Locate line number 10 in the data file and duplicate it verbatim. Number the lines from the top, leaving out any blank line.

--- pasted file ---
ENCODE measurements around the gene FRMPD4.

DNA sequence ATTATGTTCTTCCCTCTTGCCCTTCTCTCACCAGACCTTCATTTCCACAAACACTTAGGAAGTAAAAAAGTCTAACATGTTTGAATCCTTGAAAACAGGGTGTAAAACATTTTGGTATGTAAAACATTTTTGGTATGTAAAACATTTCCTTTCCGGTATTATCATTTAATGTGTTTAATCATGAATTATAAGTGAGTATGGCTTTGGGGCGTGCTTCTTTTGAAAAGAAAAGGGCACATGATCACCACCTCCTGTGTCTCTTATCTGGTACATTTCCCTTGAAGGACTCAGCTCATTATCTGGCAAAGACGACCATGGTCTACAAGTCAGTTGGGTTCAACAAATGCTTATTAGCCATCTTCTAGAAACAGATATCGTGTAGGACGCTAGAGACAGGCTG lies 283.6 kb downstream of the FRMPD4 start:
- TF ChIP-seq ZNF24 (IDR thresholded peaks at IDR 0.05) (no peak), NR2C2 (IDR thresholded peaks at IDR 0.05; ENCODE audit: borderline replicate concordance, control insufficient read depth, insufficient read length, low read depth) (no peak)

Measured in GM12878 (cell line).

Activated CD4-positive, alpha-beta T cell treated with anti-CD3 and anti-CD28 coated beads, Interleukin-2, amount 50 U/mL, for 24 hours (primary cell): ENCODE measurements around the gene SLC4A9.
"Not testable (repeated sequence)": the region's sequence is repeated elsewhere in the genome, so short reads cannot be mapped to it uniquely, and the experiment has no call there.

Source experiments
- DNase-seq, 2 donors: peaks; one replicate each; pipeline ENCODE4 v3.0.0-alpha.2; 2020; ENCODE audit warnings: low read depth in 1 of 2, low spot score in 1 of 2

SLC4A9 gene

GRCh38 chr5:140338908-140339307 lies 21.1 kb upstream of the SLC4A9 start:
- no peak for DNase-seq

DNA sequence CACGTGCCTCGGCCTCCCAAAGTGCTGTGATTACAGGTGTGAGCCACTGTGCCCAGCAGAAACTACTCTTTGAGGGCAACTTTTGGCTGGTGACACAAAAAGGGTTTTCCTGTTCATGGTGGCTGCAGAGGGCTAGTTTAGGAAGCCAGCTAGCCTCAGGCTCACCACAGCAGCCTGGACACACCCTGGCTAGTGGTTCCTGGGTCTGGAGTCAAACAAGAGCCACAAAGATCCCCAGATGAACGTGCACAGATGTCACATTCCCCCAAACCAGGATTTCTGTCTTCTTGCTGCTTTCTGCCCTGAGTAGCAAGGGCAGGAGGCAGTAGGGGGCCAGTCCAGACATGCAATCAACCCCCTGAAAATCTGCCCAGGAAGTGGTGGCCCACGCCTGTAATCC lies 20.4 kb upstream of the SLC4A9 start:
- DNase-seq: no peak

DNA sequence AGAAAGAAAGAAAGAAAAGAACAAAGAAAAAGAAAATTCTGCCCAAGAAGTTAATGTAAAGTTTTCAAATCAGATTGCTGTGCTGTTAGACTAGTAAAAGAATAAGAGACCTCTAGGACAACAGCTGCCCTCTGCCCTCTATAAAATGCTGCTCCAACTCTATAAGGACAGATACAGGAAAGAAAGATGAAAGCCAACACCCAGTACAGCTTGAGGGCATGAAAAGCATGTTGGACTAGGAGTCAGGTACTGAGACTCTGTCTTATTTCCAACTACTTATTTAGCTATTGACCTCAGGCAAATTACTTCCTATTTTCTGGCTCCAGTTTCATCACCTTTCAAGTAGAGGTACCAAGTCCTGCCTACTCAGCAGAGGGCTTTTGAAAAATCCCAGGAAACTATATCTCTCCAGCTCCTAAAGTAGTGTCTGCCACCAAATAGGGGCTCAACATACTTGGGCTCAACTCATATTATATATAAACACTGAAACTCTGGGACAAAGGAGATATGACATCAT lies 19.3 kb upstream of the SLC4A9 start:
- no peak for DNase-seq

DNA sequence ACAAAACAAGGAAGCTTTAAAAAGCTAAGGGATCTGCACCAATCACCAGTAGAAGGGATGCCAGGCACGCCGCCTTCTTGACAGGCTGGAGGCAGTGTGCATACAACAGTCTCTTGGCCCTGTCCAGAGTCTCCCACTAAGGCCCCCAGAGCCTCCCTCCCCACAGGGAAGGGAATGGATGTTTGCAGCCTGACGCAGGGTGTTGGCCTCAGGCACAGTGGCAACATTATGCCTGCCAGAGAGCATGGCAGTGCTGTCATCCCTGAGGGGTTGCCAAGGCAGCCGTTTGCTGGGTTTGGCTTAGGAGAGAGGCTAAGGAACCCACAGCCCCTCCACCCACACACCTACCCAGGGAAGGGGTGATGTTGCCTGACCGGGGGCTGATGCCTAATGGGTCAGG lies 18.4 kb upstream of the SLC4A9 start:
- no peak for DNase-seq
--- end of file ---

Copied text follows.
GRCh38 chr5:140338908-140339307 lies 21.1 kb upstream of the SLC4A9 start: